Bird flu
Bird flu

The Volta Regional Health Directorate has heightened its surveillance due to the outbreak of Highly Pathogenic Avian Influenza A (H5N1) in Lomé, Togo, on June 22, 2023.

Dr Senanu Kwesi Djokoto, Acting Volta Regional Director of Health, who disclosed this in an interview with the Ghana News Agency (GNA), said the outbreak was a major concern to the directorate as the region shared border with the Republic of Togo.

The Director said per the information received from Togo, the “outbreak has killed about 1,450 of a flock of 1,500 birds with the remaining birds being slaughtered.”

He said health facilities in all the districts in the region, especially districts sharing border with Togo and port health units, had been notified and asked to intensify their surveillance for the disease.

Dr Djokoto urged all residents in the region to observe precautionary measures to protect themselves against the disease, adding that the outbreak could be among wild birds and these birds could cross the border to intermingle with those in Ghana

The preventive measures, he said, included avoiding direct contact with wild birds as they could be infected with the disease even if they did not look sick and unprotected contact with domestic birds (poultry) that looked sick or died.

“Avoid touching surfaces that might be contaminated with saliva, mucous or faeces from wild or domestic birds, avoid touching their nose, eyes and mouth after contact with birds or surfaces that might be contaminated with saliva, mucous or faeces from wild or domestic birds,” he added.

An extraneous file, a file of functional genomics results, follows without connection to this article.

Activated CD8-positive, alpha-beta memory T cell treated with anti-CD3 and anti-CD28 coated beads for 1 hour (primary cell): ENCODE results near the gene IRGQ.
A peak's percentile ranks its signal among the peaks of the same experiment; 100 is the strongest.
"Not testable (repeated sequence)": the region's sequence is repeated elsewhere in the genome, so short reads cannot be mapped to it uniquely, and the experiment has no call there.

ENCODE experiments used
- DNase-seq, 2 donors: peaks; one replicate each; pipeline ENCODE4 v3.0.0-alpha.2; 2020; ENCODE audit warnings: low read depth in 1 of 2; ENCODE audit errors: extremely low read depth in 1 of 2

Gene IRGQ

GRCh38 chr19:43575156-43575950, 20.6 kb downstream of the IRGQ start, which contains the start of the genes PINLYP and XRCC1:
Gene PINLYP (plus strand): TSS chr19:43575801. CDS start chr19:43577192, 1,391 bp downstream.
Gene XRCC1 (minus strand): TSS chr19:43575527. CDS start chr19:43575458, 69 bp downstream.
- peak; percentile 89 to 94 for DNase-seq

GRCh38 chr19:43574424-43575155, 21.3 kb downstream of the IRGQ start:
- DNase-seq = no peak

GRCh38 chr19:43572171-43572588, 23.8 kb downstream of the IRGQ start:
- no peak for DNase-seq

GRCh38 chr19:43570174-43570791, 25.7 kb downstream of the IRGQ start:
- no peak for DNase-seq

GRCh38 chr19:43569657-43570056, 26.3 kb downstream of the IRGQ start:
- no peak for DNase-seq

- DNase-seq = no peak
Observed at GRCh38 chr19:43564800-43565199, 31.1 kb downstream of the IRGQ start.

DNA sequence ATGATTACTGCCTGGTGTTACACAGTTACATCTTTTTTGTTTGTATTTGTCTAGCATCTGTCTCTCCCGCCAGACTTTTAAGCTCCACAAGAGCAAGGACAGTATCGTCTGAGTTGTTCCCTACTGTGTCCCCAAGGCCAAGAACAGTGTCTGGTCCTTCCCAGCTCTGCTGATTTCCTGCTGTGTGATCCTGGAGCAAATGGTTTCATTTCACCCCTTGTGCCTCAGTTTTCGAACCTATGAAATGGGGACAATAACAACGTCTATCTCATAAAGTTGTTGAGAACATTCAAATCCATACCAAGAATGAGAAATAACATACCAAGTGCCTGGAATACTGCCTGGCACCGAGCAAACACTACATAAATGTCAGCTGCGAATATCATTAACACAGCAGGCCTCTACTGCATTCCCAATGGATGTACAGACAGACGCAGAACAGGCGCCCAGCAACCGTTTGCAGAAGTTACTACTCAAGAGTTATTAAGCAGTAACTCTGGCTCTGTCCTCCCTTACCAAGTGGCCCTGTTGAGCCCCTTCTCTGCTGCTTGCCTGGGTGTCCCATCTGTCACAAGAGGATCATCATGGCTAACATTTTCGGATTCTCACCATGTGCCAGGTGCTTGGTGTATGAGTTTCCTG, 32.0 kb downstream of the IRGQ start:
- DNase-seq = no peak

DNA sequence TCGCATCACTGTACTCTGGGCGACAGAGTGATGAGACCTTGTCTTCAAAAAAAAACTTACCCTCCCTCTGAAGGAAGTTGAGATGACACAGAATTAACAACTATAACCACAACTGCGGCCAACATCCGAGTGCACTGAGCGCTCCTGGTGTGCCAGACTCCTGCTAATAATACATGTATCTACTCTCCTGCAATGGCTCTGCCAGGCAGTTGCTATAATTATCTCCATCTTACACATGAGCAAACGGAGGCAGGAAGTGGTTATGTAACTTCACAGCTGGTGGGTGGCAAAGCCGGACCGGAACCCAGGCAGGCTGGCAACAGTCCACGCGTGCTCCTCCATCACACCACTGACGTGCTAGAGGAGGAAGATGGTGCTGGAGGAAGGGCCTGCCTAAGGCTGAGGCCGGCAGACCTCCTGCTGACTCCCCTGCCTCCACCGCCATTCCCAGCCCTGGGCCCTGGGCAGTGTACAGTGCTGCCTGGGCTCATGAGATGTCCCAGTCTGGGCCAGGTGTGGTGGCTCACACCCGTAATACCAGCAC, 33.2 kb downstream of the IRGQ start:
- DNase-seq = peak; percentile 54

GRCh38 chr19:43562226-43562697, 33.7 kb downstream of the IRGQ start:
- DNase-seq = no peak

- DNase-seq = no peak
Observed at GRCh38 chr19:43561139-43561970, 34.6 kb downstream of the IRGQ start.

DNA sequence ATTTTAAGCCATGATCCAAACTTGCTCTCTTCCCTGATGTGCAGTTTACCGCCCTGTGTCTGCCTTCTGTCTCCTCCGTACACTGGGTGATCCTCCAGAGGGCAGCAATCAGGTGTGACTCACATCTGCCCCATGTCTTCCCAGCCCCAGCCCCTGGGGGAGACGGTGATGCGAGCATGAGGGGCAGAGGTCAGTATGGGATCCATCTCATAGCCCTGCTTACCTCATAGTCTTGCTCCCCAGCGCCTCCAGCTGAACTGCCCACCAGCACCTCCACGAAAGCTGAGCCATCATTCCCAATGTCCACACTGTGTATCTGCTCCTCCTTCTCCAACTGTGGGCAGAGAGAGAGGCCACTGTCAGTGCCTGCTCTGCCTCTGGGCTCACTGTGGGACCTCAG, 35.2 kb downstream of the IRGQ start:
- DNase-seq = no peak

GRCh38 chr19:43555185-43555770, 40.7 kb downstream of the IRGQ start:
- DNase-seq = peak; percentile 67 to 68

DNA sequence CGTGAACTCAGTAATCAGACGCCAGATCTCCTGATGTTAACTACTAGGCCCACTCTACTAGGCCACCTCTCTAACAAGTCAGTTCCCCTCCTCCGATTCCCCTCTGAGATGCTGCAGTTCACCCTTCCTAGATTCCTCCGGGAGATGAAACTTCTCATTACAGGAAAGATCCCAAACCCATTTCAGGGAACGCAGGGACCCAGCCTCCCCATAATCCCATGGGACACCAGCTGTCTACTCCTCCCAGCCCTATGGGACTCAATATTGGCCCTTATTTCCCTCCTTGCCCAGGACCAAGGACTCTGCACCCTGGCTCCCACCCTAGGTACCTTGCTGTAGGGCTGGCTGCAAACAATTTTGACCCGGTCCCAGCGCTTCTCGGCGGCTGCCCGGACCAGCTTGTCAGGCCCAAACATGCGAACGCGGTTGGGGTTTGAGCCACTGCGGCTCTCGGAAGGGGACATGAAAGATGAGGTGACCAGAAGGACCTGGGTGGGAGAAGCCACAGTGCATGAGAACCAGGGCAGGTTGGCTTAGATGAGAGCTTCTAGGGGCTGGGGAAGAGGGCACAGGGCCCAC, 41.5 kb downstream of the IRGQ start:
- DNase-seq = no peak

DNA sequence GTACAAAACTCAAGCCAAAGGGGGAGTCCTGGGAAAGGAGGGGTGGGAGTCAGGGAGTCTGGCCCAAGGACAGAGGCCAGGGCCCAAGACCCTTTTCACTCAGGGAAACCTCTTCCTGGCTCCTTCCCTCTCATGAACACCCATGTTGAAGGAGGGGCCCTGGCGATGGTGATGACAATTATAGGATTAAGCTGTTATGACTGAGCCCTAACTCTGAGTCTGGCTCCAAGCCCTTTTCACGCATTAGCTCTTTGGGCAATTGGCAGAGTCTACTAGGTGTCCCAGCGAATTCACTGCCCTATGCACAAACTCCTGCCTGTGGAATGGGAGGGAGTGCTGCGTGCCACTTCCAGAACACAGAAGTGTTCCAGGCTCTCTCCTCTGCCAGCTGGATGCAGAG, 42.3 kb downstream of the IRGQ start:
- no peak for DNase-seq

Dr Djokoto again urged the public to use protective equipment like gloves, an N95 respirator if available or, a well-fitting face mask and wash their hands with soap under running water after touching birds.

The signs and symptoms, he said, included mild flu-like illnesses such as cough, sore throat, headache, feeling feverish, fatigue, fever, arthralgia, myalgia, rhinorrhea.

Or moderate to severe illness such as shortness of breath or difficulty breathing, altered mental status and seizures, and complications such as pneumonia, respiratory failure, acute respiratory distress syndrome, multi-organ failure and meningoencephalitis.

Dr Djokoto commended residents in the region for supporting the directorate in dealing with disease outbreaks and urged them to observe the safety protocols to stem the H5N1 from entering the region and the country.


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